The most common units of industrial gas measurement are; SCFH and Nm3/hr. Note, that there is a difference between Normal cubic meters and Standard cubic meters. The difference lies in the reference temperature that each specific unit is measured with respect to. Normal meters are measured with respect to the Metric system (0C, 1 atm), and standard meters are measured with respect to the imperial system of standard conditions (70F, 1atm).

1 Normal Cubic Meter equals 38.042 SCF

There are also other defined "standard" conditions at other temperatures (32F, 60F), but normal is always 0C.

The values used for "Normal" & "Standard" conditions vary by country and industry. Some places they are the same others quite different. In this country 60, 68, 70, and 75 F are used depending on the industry as are 14.696, 14.7, 14.73 psiA. The most common that I see are;

Standard: 70 F & 14.696 psiA (21 C & 1 Atm)

Normal: 32 F & 14.5038 psiA (0 C & 1 Bar) or, 32 F & 14.696 psiA (0 C & 1 Atm)

Its always best to confirm with the customer; assuming they know!

John Catch

http://www.inflowinc.com

Standard: 70 F & 14.696 psiA (21 C & 1 Atm)

Normal: 32 F & 14.5038 psiA (0 C & 1 Bar) or, 32 F & 14.696 psiA (0 C & 1 Atm)

Its always best to confirm with the customer; assuming they know!

John Catch

http://www.inflowinc.com

If you do a Google search on normal cubic meters, you should find articles that go into more detail. Gas flow in metric units is expressed as nm3/hr for flow at conditions of 1 atm. and 0 degrees C. (1 m3 = 1000 liters). Imperial flows are expressed as scfm. Here standard conditions are 1 atmosphere and, usually, 70 degrees F. Some standard conditions (e.g. natural gas flow) are taken at 60 degrees F.

> I have searched via the net but cannot find any reference to 'normal' litres per minute of gas.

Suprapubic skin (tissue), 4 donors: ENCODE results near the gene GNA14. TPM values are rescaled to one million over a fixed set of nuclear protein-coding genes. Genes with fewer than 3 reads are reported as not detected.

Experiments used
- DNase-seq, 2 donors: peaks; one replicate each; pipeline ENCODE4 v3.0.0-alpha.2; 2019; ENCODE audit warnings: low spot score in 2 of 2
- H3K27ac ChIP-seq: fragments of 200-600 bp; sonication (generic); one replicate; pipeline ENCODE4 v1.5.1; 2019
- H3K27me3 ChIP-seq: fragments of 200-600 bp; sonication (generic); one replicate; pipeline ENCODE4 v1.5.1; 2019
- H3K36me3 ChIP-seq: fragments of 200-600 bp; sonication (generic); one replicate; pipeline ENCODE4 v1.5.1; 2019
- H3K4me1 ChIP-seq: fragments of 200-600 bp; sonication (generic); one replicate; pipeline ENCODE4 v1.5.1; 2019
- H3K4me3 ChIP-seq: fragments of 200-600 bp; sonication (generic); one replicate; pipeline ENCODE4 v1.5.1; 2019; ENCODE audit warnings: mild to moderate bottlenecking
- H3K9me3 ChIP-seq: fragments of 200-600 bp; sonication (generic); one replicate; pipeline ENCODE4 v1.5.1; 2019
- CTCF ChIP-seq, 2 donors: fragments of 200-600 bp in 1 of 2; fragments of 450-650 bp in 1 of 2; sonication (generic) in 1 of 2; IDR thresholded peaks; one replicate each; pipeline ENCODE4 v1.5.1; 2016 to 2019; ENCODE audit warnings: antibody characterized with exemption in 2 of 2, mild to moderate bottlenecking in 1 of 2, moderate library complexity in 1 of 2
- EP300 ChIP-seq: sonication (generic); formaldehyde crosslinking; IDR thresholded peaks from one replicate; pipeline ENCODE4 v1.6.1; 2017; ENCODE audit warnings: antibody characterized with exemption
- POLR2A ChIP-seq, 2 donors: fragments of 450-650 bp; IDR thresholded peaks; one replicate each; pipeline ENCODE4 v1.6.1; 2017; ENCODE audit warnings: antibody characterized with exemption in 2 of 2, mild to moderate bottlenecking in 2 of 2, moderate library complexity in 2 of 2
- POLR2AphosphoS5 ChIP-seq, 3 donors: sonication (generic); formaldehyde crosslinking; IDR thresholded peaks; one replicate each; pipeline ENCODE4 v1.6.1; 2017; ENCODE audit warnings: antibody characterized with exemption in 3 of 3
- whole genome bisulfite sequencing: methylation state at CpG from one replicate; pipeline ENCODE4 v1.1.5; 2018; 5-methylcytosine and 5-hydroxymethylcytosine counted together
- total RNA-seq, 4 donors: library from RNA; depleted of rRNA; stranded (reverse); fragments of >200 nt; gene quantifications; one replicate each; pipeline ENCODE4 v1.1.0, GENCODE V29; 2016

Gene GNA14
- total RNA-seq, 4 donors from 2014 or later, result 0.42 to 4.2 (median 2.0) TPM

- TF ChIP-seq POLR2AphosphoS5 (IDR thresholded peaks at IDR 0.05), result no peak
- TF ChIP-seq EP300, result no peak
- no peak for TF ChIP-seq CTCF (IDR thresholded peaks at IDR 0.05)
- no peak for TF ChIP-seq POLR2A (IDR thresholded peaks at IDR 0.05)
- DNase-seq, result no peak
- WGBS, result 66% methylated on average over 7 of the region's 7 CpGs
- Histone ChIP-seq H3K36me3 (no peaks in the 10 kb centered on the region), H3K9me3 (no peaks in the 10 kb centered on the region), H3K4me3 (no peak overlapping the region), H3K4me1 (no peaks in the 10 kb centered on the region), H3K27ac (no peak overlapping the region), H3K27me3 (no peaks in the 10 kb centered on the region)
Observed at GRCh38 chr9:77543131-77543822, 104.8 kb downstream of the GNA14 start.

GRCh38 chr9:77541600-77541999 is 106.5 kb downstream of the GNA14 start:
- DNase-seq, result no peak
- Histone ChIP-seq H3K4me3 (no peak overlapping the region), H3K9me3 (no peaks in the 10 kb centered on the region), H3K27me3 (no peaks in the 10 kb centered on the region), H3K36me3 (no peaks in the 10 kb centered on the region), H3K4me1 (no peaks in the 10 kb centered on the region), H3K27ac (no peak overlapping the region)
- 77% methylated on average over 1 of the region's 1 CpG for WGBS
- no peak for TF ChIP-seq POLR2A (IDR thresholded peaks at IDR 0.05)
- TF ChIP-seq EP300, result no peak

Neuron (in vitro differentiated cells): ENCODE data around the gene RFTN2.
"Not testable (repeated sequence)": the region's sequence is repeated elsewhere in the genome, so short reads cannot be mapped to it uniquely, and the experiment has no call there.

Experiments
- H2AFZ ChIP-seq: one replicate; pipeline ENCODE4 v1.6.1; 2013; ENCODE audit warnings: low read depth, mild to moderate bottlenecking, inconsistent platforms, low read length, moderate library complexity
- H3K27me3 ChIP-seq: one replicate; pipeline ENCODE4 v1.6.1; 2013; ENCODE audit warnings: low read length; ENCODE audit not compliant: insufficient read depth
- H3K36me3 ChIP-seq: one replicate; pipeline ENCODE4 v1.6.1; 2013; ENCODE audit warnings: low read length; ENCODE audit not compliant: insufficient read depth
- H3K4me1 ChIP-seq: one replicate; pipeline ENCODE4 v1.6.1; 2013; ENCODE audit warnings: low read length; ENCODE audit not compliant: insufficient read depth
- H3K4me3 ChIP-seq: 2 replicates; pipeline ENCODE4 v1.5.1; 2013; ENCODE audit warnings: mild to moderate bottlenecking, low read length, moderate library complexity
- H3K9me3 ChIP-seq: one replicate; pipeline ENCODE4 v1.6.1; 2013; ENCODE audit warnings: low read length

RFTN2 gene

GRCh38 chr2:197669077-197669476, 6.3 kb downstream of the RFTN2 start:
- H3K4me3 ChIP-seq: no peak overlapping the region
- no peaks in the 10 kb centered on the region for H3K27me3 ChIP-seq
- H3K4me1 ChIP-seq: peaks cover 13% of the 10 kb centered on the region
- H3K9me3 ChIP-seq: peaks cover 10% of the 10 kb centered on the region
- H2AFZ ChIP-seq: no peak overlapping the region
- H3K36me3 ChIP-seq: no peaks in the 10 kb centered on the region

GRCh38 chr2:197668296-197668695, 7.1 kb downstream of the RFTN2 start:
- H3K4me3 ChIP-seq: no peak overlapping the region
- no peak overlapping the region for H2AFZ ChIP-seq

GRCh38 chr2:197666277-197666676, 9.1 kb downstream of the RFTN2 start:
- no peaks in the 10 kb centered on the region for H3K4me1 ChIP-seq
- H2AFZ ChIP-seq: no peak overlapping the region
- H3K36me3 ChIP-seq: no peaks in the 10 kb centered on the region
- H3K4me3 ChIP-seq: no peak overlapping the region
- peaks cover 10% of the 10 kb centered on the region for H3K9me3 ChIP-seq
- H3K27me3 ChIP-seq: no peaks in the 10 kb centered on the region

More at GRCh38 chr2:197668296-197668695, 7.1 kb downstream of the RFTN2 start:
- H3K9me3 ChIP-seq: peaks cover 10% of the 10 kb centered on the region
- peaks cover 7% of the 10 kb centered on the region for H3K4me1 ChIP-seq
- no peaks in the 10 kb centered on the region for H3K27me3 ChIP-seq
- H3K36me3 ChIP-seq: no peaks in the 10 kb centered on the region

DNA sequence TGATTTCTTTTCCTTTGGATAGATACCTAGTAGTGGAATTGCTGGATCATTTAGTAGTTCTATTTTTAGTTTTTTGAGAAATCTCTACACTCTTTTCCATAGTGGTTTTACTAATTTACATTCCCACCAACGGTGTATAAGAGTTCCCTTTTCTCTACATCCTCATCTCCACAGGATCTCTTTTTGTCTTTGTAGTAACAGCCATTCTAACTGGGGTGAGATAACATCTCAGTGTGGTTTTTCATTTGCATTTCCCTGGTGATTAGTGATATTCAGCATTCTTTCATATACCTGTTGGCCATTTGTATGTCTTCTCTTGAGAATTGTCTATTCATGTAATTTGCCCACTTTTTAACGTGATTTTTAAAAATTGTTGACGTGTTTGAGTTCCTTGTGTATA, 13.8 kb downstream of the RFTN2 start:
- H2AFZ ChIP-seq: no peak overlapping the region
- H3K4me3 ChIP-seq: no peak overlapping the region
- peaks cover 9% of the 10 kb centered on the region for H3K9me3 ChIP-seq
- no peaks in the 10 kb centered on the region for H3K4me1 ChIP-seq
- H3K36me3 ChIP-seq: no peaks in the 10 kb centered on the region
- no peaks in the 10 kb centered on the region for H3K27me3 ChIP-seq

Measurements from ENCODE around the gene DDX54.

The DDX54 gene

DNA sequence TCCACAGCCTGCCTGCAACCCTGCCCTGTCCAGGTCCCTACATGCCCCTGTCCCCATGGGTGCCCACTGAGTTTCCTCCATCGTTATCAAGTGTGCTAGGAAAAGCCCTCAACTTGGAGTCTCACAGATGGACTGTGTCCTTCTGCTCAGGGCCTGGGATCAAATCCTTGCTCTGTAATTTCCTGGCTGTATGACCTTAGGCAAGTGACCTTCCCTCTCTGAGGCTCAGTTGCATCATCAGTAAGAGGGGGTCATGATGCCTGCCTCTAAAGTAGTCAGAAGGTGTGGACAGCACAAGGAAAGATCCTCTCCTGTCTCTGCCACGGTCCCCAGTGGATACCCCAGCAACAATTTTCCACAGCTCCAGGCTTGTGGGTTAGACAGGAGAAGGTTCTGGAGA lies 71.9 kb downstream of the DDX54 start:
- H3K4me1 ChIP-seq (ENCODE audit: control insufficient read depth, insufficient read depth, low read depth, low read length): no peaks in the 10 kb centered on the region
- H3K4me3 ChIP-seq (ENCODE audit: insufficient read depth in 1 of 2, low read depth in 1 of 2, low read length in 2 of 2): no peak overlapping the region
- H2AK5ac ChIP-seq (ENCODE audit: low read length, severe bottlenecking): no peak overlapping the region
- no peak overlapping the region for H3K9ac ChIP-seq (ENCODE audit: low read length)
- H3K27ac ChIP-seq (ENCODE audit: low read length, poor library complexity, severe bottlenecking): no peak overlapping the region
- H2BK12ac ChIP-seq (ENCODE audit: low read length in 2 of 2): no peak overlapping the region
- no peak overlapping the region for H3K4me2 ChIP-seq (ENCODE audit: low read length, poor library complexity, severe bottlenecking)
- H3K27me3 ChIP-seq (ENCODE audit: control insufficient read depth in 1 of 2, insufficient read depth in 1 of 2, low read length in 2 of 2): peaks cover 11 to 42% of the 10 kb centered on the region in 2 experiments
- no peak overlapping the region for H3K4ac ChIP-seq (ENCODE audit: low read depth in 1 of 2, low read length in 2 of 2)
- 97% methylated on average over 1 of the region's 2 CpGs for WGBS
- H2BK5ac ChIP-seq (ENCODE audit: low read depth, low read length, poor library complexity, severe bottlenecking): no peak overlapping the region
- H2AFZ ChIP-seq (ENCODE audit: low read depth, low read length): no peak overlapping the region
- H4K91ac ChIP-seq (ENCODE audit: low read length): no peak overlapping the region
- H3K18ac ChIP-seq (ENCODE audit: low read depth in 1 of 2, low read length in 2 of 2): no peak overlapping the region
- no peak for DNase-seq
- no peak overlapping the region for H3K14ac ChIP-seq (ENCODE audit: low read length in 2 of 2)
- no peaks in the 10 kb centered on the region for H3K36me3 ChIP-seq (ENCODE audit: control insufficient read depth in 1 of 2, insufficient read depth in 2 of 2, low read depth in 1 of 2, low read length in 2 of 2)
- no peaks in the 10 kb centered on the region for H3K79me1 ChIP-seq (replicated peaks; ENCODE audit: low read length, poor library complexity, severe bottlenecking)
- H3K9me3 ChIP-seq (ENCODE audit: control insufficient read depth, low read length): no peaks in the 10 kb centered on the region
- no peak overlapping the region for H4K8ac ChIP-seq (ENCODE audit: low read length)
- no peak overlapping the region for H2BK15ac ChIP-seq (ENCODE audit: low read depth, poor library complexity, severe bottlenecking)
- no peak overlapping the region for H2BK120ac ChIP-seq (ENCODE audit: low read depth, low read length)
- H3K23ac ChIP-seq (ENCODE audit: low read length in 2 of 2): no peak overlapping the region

you can find your answer in the below link:

http://www.unc.edu/~rowlett/units/dictN.html

normal liter (NL or Nl or Ndm3)

a unit of mass for gases equal to the mass of 1 liter (0.035 3147 ft3) at a pressure of 1 atmosphere and at a standard temperature, often 0 °C (32 °F) or 20 °C (68 °F). Air flow is often stated in normal liters per minute (Nl/min).

I hope you get my answer.

Be success

Farhad

CSMS Company

Changsha , Hunan, China

CSMSChina@yahoo.com

you can find your answer in the below link:

http://www.unc.edu/~rowlett/units/dictN.html

normal liter (NL or Nl or Ndm3)

a unit of mass for gases equal to the mass of 1 liter (0.035 3147 ft3) at a pressure of 1 atmosphere and at a standard temperature, often 0 °C (32 °F) or 20 °C (68 °F). Air flow is often stated in normal liters per minute (Nl/min).

I hope you get my answer.

Be success

Farhad

CSMS Company

Changsha , Hunan, China

CSMSChina@yahoo.com

normal flow means flow of gas at atmospheric temperature. and standard flow means flow of a gas at specified temperature

Your use of this site is subject to the terms and conditions set forth under Legal Notices and the Privacy Policy. Please read those terms and conditions carefully. Subject to the rights expressly reserved to others under Legal Notices, the content of this site and the compilation thereof is © 1999-2014 Nerds in Control, LLC. All rights reserved.

Users of this site are benefiting from open source technologies, including PHP, MySQL and Apache. Be happy.

**Fortune**

If I traveled to the end of the rainbow

As Dame Fortune did intend,

Murphy would be there to tell me

The pot's at the other end.

-- Bert Whitney